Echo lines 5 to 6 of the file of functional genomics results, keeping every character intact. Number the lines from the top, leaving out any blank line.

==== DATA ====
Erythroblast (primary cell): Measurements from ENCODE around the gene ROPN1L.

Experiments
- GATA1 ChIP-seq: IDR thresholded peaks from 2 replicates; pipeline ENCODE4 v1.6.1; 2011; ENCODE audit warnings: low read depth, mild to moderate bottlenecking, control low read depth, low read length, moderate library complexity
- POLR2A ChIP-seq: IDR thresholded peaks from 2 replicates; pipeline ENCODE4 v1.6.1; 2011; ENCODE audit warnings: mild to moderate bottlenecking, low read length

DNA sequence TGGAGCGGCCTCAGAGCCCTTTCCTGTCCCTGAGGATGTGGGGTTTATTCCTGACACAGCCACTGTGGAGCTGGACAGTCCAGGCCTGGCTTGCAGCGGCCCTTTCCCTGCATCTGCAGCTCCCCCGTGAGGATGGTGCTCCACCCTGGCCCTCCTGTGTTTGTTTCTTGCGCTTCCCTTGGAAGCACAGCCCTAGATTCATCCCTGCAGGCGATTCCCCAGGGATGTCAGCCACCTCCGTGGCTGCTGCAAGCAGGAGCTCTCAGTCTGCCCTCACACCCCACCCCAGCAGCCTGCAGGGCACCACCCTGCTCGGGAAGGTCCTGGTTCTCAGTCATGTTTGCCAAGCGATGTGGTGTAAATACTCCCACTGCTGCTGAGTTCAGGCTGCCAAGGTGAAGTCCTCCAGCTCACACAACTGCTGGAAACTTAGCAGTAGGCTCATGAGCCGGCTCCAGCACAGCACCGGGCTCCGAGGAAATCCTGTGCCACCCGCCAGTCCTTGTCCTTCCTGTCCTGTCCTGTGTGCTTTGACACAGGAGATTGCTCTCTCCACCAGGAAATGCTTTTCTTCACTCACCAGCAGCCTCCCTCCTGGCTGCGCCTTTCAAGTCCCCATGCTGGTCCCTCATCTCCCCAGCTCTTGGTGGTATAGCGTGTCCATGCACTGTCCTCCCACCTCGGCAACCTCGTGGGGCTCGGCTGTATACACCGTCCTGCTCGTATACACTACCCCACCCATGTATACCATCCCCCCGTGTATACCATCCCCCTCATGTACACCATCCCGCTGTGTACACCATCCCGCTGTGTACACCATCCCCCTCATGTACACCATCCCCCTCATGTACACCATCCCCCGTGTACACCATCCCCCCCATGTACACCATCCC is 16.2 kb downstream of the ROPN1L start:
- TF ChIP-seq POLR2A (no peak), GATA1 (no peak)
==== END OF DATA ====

DNA sequence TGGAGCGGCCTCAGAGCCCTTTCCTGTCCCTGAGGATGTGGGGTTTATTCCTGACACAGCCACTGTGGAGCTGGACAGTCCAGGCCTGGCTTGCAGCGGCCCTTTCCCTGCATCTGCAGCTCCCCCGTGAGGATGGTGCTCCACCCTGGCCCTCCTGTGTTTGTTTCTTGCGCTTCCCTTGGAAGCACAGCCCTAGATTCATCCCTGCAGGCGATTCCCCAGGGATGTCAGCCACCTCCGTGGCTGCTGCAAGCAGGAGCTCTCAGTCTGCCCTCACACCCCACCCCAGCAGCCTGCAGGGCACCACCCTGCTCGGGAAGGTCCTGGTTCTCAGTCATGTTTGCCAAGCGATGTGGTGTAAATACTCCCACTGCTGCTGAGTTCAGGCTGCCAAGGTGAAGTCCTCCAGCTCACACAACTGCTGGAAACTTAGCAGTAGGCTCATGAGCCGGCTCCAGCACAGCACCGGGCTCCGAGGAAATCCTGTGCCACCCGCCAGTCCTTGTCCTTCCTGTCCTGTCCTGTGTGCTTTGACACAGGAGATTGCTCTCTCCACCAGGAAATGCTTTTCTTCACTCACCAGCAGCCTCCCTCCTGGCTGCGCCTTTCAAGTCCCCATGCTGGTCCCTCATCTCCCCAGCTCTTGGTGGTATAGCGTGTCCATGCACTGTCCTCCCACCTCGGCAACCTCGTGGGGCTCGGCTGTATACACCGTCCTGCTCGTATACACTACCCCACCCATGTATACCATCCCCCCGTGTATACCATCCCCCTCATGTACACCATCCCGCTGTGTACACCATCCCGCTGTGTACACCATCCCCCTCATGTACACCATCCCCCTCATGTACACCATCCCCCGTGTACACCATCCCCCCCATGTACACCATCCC is 16.2 kb downstream of the ROPN1L start:
- TF ChIP-seq POLR2A (no peak), GATA1 (no peak)